CASTER SPEAKS OUT
Explosive Semenya interview reveals her humiliation over constant scrutiny
Olympic gold medallist Caster Semenya has spoken candidly about her battle against athletics authorities.
Extracts of an interview airing on HBO Real Sports with former Olympic 800m champion Caster Semenya, which was due to air in the early hours of Wednesday morning, is set to be the star runner’s most revealing interview yet.
According to a report published on The Telegraph’s website, Semenya speaks brutally and candidly about the humiliations she has endured in her fight to be accepted as a female athlete.
She tells of offering to show her genitals to athletics officials to prove she isn’t male, and of the agony she went through after being forced to take testosterone-lowering medication.
“They thought I had a dick, probably,” Semenya says in the interview. “I told them, ‘It’s fine. I’m a female, I don’t care. If you want to see I’m a woman, I will show you my vagina. Alright?’ ”
Semenya was also forced to take drugs to suppress her natural levels of testosterone, which she reveals caused her physical and mental trauma.
“It made me sick, made me gain weight, panic attacks, I don’t know if I was going to have a heart attack,” she says. “It’s like stabbing yourself with a knife every day. But I had no choice.
“I’m 18, I want to run, I want to make it to [the] Olympics, that’s the only option for me. But I had to make it work.”
Semenya is often mistaken by the layperson as a trans athlete, but she is not. She has a difference in sex development (DSD), the blanket term for congenital conditions in which people have atypical sex chromosomes.
In past court documents, Semenya confirmed that her DSD is of the 46 XY variety, meaning that she has female features and male chromosomes.
Humans born without DSD have two X chromosomes as females and XY chromosomes as males.
In other words, she has naturally high levels of testosterone, which exceed limits decided by the International Amateur Athletics Federation (IAAF) in 2018.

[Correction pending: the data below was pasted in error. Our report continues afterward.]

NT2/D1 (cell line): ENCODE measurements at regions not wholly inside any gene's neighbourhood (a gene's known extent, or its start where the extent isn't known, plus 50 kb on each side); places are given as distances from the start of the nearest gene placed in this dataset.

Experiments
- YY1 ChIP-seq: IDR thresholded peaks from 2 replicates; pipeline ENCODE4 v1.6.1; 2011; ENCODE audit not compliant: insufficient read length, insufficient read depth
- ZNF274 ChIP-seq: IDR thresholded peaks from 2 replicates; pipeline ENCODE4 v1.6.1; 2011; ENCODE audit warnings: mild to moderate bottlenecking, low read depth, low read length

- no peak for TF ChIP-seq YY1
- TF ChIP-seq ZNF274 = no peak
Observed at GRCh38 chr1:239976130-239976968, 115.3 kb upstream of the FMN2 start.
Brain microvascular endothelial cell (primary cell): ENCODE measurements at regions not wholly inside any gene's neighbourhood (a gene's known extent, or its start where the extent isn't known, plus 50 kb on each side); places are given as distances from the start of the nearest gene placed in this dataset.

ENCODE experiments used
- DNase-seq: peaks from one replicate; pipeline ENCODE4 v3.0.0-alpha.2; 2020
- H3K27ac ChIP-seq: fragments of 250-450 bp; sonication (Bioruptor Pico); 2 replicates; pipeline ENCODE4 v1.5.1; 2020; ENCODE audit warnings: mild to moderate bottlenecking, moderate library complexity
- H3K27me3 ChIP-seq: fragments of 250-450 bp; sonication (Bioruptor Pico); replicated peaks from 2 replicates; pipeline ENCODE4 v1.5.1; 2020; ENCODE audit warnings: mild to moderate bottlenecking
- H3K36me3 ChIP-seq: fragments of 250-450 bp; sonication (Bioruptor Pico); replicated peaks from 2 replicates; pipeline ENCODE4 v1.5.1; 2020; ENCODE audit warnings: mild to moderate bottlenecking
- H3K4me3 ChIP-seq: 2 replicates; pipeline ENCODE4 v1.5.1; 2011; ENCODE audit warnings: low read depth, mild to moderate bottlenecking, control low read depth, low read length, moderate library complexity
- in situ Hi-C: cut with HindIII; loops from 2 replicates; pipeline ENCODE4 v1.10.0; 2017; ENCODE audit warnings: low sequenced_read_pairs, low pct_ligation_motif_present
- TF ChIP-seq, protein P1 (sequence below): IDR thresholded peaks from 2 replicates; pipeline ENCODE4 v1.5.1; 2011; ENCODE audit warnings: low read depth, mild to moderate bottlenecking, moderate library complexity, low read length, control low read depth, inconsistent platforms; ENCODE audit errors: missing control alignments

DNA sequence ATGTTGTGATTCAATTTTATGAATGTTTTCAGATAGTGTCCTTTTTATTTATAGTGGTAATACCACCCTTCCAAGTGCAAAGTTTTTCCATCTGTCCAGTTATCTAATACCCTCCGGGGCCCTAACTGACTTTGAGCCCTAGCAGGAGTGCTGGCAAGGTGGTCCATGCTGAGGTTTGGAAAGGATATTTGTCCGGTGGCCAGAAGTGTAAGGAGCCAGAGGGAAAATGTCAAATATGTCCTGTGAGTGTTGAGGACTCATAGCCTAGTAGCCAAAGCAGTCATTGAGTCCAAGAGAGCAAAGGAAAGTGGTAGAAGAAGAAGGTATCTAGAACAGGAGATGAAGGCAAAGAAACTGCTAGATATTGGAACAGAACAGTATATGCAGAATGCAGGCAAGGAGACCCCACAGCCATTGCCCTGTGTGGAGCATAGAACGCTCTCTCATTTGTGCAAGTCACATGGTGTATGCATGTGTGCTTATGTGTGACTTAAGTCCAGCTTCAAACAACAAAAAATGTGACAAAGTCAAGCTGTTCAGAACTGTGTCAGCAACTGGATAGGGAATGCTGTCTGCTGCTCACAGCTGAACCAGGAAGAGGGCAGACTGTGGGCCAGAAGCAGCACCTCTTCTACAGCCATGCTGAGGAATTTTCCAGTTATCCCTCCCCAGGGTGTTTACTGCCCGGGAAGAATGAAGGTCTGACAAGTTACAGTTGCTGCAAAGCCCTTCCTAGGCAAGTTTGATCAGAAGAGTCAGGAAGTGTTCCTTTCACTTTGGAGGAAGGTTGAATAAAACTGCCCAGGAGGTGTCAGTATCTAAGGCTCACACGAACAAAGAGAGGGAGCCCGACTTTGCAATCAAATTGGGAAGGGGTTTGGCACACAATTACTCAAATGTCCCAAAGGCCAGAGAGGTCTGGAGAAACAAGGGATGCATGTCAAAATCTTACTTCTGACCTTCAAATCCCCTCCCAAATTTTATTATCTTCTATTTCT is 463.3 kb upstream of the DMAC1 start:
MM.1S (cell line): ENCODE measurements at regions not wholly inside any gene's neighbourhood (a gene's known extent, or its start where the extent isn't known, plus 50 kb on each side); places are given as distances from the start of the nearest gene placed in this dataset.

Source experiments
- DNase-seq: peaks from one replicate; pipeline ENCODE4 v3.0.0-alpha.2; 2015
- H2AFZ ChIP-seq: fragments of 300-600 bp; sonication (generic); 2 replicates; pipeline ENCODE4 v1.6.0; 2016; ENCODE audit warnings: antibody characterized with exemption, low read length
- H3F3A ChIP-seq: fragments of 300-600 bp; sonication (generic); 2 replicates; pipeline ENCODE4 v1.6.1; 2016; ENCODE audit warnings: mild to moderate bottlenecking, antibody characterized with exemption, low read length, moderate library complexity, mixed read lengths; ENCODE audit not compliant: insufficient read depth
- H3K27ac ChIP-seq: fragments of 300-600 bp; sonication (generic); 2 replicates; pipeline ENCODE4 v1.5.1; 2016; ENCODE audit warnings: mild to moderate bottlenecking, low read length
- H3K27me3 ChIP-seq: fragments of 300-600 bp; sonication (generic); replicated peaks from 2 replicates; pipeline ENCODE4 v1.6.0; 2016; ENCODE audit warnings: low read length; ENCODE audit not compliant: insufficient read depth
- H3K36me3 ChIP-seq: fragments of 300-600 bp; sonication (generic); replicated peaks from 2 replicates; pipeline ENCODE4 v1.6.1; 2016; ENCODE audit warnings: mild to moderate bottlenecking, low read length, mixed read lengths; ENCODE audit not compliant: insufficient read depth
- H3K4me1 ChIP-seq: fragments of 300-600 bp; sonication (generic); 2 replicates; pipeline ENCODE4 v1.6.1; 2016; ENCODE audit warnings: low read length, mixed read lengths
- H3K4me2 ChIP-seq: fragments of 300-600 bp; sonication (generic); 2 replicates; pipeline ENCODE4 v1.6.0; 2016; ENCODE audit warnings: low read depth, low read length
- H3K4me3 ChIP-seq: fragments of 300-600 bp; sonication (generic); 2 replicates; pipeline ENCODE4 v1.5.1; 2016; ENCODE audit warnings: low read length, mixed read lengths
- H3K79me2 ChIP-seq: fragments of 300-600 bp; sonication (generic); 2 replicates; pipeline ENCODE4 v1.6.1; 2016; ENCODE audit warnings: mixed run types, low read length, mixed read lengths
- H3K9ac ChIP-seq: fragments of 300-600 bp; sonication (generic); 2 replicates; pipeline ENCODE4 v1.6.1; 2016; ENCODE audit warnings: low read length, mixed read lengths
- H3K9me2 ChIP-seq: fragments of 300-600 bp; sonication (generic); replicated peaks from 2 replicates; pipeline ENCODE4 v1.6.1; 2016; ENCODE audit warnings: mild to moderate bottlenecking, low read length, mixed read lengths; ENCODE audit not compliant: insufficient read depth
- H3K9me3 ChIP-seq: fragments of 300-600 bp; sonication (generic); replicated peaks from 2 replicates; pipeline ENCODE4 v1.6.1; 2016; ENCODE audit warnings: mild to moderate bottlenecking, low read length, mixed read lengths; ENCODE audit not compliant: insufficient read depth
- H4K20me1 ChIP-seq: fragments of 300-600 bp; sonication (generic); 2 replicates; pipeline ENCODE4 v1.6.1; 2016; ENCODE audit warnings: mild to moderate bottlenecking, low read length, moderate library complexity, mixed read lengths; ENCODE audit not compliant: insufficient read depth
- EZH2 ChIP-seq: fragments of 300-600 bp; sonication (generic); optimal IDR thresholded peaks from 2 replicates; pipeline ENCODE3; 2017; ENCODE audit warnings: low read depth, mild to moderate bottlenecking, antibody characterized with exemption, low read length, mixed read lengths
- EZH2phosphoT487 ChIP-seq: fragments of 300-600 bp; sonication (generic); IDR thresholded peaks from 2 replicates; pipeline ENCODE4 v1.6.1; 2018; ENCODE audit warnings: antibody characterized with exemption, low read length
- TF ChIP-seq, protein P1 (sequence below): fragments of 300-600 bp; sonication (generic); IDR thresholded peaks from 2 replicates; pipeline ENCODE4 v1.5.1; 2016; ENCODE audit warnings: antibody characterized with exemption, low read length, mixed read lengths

To be permitted to compete in her favourite distances, she was compelled to take testosterone-suppressing drugs to fall within the regulated limits of below five nanomoles per litre of blood (5nmol/L), which is about twice as much as females with XX chromosomes.
Semenya, as she explains, eventually refused to take drugs to suppress naturally occurring levels of testosterone and it cost her a place at the Tokyo 2020 Olympics.
On the HBO show, Jonathan Taylor, a World Athletics lawyer, disputed that the medication was harmful: “You say, medically, it’s not healthy for me, then my question back to you is: ‘Why do the world’s leading experts say that that is what we would prescribe?’ ”
That prompted an angry response from Semenya: “Jonathan must cut his tongue and throw it away. If he wants to understand how that thing has tortured me, he must go and take those medications. He will understand.”
Prior to the Tokyo Olympics (held in 2021), Semenya challenged the rule at the Court of Arbitration for Sport (CAS), but lost when three judges ruled against her in May 2019.
She took the case further, unsuccessfully appealing at the Swiss Federal Tribunal, Switzerland’s highest court that oversees CAS.
Semenya and her legal team then took the case to the European Court of Human Rights. Her lawyers argued that the IAAF rule violated Semenya’s right to privacy and right to practise her profession and caused her to suffer “treatment contrary to her human dignity, her physical and mental integrity, and her social and gender identity”.
It has essentially moved the case from one about biology and competing, to a case about gender, race and politics.
To add more complexity to an already complex situation, shortly after the Tokyo 2020 Olympics ended, the British Journal of Sports Medicine issued a correction to a 2017 study. It was significant because the IAAF case — and subsequent regulations to decrease testosterone levels — were based on that original study.
The correction stated that its findings were “exploratory” and “could have been misleading”. That outcome incensed the Semenya legal team because the retraction came after the Olympics were over.
Dignity and respect
After these legal setbacks, the South African Human Rights Commission (SAHRC) submitted itself as a “third party intervener” in the middle-distance athlete’s legal case at the European Court of Human Rights (ECHR).
The ECHR allowed the SAHRC to make a submission, which it lodged on 11 October 2021. It runs to 2,145 pages and includes 19 South African case law judgments as well as four international case law verdicts.
In opening remarks to Judge Róbert Spanó, the SAHRC submission states: “The circumstances of this case are exceptional. In particular, this case raises complex questions around the rights of the applicant to dignity and respect; uniquely, the proper approach to intersectional discrimination, and the approach that should be taken to justifying any discrimination found on those bases.”
The SAHRC submission focuses on eight key principles of South African case law, which the Constitutional Court has identified. It involves some complex legalese, but the first principle is perhaps the most telling.
It states that “no adaptation, negation, nor self-abnegation is necessary”.
The IAAF rules, by compelling Semenya to take hormone drugs to lower her naturally occurring testosterone, are asking her to alter her natural state.
That is an “infringement of their human dignity”, according to the principle. DM
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